Habitat damage, marine reserves, and the value of spatial management
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KeywordBioeconomics; Destructive fishing practices; Fisheries; Habitat damage; Marine protected areas; Marine reserves; Optimal control; Optimal harvesting; Spatial management
The biological benefits of marine reserves have garnered favor in the conservation community, but “no-take” reserve implementation is complicated by the economic interests of fishery stakeholders. There are now a number of studies examining the conditions under which marine reserves can provide both economic and ecological benefits. A potentially important reality of fishing that these studies overlook is that fishing can damage the habitat of the target stock. Here, we construct an equilibrium bioeconomic model that incorporates this habitat damage and show that the designation of marine reserves, coupled with the implementation of a tax on fishing effort, becomes both biologically and economically favorable as habitat sensitivity increases. We also study the effects of varied degrees of spatial control on fisheries management. Together, our results provide further evidence for the potential monetary and biological value of spatial management, and the possibility of a mutually beneficial resolution to the fisherman–conservationist marine reserve designation dilemma.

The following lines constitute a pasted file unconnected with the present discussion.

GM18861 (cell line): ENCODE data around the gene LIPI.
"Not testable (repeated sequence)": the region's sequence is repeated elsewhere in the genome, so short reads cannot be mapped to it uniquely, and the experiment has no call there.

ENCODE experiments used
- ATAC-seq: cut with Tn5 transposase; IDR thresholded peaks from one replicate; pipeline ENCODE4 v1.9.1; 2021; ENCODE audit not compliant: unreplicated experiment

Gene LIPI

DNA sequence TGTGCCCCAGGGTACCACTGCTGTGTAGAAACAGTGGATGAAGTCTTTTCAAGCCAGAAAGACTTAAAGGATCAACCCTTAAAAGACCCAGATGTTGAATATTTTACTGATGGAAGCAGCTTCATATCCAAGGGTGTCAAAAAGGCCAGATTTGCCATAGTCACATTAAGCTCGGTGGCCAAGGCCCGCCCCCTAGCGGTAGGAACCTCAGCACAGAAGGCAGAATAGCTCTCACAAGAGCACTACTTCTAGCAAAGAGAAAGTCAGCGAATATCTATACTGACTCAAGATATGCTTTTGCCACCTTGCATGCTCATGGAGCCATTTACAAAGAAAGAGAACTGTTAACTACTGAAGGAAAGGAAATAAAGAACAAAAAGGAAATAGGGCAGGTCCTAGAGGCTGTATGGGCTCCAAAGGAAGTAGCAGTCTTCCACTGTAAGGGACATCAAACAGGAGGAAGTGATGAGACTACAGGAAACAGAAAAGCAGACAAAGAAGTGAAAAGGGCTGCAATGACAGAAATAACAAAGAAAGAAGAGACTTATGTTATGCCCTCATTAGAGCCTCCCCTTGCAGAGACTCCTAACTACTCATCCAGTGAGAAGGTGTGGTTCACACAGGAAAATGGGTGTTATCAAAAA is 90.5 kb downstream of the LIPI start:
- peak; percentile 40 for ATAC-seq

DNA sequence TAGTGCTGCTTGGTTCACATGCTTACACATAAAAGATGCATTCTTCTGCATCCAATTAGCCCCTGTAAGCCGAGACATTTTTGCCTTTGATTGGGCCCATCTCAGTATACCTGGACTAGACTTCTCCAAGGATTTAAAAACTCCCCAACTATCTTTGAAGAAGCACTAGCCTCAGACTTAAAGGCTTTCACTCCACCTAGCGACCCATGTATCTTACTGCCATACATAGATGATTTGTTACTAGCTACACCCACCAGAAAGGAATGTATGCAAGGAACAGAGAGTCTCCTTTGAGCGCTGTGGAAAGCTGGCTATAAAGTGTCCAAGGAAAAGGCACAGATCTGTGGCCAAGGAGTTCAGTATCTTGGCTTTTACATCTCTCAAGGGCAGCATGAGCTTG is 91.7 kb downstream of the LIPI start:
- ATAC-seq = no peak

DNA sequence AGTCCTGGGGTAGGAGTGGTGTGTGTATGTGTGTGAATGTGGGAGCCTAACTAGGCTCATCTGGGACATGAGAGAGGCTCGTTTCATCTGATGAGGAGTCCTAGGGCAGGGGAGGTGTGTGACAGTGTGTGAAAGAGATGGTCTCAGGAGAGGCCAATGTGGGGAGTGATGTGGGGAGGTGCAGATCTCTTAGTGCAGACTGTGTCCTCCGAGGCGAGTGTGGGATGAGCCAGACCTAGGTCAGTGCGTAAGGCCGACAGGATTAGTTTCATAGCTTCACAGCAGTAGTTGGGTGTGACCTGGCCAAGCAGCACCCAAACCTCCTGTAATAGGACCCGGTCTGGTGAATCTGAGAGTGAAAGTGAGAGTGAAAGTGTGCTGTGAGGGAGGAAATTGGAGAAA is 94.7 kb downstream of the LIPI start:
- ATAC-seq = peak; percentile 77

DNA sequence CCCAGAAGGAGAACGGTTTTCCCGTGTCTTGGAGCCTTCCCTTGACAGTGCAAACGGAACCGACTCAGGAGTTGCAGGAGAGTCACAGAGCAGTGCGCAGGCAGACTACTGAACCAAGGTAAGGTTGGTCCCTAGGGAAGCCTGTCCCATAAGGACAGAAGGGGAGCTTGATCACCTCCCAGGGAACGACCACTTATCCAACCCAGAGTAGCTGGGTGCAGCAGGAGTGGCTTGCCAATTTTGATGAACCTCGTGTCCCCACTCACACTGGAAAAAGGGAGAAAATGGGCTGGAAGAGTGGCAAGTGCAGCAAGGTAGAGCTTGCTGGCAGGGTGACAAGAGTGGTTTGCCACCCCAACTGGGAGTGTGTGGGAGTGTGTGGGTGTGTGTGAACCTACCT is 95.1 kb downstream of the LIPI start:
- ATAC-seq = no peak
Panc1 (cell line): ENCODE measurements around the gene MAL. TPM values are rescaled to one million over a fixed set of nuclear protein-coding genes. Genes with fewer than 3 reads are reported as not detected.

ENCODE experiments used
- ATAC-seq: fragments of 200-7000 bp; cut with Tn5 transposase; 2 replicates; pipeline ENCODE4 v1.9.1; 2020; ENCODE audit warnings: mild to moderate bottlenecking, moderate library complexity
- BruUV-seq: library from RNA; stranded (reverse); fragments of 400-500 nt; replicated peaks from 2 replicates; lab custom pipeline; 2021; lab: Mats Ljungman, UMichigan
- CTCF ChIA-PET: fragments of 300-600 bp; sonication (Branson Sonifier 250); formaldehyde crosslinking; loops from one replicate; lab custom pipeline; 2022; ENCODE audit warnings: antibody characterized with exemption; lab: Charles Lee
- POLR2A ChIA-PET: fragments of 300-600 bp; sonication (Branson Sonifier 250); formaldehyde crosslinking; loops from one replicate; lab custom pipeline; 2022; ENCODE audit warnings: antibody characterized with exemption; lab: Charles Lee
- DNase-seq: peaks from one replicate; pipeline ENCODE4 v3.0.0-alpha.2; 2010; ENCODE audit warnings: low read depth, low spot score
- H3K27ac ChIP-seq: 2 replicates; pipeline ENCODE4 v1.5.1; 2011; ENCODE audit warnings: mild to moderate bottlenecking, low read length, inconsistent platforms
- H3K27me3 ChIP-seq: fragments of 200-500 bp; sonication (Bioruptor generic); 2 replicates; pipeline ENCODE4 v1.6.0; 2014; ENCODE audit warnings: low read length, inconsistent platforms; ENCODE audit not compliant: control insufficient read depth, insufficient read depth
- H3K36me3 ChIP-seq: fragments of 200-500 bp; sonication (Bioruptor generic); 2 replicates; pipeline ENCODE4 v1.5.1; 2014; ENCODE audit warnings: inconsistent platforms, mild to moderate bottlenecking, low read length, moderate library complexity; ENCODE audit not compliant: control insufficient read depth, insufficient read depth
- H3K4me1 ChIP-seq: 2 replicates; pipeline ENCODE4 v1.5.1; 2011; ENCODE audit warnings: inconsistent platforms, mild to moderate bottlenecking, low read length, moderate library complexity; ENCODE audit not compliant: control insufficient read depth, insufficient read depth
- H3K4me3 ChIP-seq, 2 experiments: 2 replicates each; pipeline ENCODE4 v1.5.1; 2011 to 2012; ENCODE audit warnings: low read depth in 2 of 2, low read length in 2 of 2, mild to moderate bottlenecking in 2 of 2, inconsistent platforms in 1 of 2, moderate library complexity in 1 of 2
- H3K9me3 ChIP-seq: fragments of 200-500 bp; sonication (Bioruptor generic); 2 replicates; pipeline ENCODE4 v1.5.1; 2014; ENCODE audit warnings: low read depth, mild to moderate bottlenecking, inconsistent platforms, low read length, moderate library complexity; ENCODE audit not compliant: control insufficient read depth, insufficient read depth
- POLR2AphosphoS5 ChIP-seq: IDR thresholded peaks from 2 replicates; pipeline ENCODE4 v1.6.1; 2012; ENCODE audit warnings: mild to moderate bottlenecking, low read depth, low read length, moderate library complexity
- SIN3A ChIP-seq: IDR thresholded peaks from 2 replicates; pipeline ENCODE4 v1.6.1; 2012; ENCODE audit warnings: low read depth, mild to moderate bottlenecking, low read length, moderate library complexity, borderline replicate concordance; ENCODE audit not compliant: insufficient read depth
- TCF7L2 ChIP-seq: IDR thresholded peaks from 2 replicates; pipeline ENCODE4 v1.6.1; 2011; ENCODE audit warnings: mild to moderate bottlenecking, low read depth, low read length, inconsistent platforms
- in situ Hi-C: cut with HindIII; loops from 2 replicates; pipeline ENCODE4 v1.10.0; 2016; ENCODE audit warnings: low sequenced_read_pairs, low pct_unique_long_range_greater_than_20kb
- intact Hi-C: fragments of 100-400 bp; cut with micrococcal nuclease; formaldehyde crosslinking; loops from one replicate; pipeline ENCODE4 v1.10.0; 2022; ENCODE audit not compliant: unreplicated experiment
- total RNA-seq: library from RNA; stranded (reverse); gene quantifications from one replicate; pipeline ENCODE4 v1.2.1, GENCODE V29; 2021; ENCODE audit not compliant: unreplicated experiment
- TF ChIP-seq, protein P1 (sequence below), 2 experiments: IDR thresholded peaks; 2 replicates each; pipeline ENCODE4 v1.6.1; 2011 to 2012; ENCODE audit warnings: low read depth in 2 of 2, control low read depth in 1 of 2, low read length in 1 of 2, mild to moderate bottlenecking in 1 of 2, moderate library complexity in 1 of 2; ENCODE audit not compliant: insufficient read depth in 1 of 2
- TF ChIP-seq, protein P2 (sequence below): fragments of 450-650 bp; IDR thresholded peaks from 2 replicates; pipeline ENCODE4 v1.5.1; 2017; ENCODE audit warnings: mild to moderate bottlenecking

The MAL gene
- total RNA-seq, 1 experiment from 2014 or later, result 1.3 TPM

Author Posting. © Ecological Society of America, 2013. This article is posted here by permission of Ecological Society of America for personal use, not for redistribution. The definitive version was published in Ecological Applications 23 (2013): 959–971, doi:10.1890/12-0447.1.
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Moeller, Holly V. (Massachusetts Institute of Technology and Woods Hole Oceanographic Institution, 2010-06)In this thesis, I expand a spatially-explicit bioeconomic fishery model to include the negative effects of fishing effort on habitat quality. I consider two forms of effort driven habitat damage: First, fishing effort ...
Moeller, Holly V.; Neubert, Michael G. (2014-07)Bioeconomic analyses of spatial fishery models have established that marine reserves can be economically optimal (i.e., maximize sustainable profit) when there is some type of spatial heterogeneity in the system. Analyses ...
Moberg, Emily A. (Massachusetts Institute of Technology and Woods Hole Oceanographic Institution, 2016-09)Marine populations are increasingly subjected to changing conditions whether through harvest or through broad-scale habitat change. Historically, few models have accounted for such trends over time, and even fewer have ...